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(Reference retrieved automatically from Web of Science through information on FAPESP grant and its corresponding number as mentioned in the publication by the authors.)

The biphosphinic paladacycle complex induces melanoma cell death through lysosomal-mitochondrial axis modulation and impaired autophagy

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Gigli, Rafael [1] ; Pereira, Gustavo J. S. [1] ; Antunes, Fernanda [1] ; Bechara, Alexandre [1] ; Garcia, Daniel M. [1] ; Spindola, Daniel G. [1] ; Jasiulionis, Mirian G. [1] ; Caires, Antonio C. F. [2] ; Smaili, Soraya S. [1] ; Bincoletto, Claudia [1]
Total Authors: 10
[1] Univ Fed Sao Paulo, Dept Farmacol, Escola Paulista Med, BR-04040020 Sao Paulo, SP - Brazil
[2] Univ Mogi das Cruzes, Ctr Interdisciplinar Invest Bioquim, Sao Paulo, SP - Brazil
Total Affiliations: 2
Document type: Journal article
Source: EUROPEAN JOURNAL OF MEDICINAL CHEMISTRY; v. 107, p. 245-254, JAN 1 2016.
Web of Science Citations: 10

Recently, palladium complexes have been extensively studied as cyclization of these complexes by cyclometallation reactions increased their stability making them promising antitumor compounds. In this study, we have investigated apoptosis induced by the Biphosphinic Paladacycle Complex (BPC11) and possible cross talk between apoptosis and autophagy in cell line models of metastatic (Tm5) and non-metastatic (4C11-) melanoma. The BPC11-induced cell death in melanoma involved the lysosomal mitochondrial axis, which is characterized by LMP, CatB activation and increased Bax protein levels following its translocation to mitochondria. Mitochondrial hyperpolarization, followed by membrane potential dissipation and cleavage of caspase-3, also resulted in cell death after 24 h of incubation. We also found that BPC11-mediated LC3II formation and increased p62 protein levels, suggesting blocked autophagy, probably due to LMP. Interestingly, the treatment of Tm5 and 4C11(-) cells with 3-methyladenine (3-MA), an inhibitor of the initial stage of autophagy, potentiated the effects of BPC11. We conclude that BPC11 is an anti-melanoma agent and that autophagy may be acting as a mechanism of melanoma cells resistance. Also, these data highlight the importance of studies involving autophagy and apoptosis during pre-clinical studies of new drugs with anticancer properties. (C) 2015 Elsevier Masson SAS. All rights reserved. (AU)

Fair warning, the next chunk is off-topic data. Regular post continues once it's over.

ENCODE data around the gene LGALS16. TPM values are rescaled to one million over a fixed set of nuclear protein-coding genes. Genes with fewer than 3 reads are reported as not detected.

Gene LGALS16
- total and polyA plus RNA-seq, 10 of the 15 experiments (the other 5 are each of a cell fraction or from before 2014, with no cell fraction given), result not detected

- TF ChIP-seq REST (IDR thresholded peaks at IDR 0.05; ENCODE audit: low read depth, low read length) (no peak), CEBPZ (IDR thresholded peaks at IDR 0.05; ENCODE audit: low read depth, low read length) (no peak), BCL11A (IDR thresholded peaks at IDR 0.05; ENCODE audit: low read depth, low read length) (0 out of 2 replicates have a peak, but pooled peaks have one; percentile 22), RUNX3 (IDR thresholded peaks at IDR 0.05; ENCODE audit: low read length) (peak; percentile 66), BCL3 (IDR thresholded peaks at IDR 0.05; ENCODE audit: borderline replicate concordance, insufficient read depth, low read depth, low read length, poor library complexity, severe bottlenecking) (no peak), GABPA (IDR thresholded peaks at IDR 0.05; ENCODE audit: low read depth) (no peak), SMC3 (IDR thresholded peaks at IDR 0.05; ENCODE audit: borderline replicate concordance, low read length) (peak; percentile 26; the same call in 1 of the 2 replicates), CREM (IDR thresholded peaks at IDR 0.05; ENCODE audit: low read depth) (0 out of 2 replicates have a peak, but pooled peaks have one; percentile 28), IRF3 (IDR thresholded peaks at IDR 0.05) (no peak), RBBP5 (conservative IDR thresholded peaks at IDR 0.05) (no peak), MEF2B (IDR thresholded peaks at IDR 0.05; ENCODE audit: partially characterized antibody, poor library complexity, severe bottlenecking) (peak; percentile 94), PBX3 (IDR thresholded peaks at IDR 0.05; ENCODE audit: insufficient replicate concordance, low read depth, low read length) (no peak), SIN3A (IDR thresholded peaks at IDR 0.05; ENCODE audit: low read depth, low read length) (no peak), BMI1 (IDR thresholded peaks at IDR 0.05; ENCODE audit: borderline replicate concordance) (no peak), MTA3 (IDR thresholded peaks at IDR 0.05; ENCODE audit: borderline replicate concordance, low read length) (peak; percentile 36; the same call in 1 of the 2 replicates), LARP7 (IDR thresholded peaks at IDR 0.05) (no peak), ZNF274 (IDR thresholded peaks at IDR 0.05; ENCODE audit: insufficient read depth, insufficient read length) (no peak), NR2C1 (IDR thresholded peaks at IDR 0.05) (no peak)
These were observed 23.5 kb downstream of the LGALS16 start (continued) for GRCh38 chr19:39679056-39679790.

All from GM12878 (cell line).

FAPESP's process: 12/51215-4 - Autophagy and glycogen synthase kinase-3 (GSK3) as molecular targets capable of increasing the activity of drugs used in the treatment of myeloid leukemias (acute and chronic)
Grantee:Claudia Bincoletto Trindade
Support type: Regular Research Grants